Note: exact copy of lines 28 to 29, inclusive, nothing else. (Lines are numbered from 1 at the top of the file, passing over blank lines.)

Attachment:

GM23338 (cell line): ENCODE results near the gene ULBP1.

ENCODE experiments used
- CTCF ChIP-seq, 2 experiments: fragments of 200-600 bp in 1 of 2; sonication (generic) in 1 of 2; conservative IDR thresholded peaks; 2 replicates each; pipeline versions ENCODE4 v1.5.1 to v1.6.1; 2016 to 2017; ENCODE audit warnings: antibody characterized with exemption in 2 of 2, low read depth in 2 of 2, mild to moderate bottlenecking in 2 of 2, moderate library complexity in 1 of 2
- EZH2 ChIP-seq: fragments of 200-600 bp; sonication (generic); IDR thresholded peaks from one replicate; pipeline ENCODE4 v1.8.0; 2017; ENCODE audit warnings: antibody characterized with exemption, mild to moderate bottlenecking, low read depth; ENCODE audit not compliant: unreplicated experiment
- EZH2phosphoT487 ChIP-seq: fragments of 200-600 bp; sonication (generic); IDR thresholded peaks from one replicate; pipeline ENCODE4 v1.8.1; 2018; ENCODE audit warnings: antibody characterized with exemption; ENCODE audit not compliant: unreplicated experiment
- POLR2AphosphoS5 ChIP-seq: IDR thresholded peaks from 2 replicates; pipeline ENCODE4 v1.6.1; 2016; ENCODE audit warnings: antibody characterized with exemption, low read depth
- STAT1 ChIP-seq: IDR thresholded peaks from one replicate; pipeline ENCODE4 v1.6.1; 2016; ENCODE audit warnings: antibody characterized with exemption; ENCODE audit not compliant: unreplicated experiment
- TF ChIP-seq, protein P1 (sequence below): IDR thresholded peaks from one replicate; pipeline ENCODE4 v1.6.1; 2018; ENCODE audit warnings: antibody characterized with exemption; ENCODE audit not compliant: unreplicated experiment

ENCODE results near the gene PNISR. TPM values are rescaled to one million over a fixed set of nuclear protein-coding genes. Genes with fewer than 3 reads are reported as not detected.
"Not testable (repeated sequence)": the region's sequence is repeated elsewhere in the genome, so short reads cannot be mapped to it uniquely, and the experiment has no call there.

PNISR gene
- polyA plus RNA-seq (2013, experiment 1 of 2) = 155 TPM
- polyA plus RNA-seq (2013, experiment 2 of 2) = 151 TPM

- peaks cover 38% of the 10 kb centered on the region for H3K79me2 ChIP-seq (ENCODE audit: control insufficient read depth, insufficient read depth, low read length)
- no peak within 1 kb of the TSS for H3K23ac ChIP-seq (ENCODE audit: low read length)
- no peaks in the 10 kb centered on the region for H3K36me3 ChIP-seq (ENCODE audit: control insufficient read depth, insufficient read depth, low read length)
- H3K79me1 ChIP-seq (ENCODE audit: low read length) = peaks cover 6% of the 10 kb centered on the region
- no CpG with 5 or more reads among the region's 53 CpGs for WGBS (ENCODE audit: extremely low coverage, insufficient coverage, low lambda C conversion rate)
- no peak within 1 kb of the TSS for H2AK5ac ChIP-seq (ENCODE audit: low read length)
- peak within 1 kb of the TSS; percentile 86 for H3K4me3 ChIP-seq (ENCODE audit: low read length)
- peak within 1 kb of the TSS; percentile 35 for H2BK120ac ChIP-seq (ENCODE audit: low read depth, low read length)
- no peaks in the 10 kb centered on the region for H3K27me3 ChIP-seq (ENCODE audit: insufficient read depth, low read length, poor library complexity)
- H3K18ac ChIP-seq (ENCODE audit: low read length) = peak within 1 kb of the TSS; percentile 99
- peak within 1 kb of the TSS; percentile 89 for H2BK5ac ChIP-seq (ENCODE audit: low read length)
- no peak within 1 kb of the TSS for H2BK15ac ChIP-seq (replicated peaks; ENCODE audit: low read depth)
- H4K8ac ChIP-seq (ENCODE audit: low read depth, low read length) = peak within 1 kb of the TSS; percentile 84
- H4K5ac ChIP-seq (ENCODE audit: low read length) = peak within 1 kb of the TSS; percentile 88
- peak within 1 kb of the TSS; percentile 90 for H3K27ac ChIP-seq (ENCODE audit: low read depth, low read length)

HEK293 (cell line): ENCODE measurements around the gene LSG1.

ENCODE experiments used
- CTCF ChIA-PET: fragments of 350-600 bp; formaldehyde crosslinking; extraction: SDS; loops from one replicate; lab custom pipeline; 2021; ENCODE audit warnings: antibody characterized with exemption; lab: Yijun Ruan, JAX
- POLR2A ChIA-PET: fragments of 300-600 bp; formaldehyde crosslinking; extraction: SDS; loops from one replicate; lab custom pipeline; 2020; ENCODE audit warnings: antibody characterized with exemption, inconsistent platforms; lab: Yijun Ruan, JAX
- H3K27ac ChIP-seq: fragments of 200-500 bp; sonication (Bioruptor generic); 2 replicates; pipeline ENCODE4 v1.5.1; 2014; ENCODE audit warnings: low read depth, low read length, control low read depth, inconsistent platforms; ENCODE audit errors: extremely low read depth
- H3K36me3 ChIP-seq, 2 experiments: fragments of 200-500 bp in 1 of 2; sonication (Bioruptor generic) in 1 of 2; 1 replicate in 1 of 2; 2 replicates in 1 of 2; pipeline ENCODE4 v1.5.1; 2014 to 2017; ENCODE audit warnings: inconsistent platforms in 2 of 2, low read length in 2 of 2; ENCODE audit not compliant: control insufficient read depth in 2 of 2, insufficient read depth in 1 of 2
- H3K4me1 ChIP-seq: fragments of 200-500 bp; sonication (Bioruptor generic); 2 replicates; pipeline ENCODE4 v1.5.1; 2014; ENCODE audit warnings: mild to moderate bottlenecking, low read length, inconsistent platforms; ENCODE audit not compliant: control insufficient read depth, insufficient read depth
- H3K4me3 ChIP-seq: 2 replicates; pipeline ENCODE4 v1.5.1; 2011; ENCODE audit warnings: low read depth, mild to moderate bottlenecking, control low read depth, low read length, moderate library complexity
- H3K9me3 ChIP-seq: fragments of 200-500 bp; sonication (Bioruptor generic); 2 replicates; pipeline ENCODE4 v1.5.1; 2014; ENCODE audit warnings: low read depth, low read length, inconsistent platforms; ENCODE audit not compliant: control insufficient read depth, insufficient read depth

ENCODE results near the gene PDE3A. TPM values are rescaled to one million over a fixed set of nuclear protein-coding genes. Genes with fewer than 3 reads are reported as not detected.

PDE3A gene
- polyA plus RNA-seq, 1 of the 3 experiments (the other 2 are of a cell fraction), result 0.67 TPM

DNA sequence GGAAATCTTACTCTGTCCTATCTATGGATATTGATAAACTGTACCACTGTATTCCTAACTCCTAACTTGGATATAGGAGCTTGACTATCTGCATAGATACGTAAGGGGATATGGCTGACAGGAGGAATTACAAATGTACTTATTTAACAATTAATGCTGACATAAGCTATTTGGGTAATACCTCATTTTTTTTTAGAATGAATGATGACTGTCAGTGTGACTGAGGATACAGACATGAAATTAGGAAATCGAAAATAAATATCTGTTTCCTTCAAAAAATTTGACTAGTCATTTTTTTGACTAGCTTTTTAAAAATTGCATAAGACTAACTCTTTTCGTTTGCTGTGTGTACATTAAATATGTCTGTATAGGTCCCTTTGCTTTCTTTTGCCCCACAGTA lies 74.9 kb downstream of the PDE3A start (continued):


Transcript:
- peak within 1 kb of the TSS; percentile 90 for H3K27ac ChIP-seq (ENCODE audit: low read depth, low read length)

HEK293 (cell line): ENCODE measurements around the gene LSG1.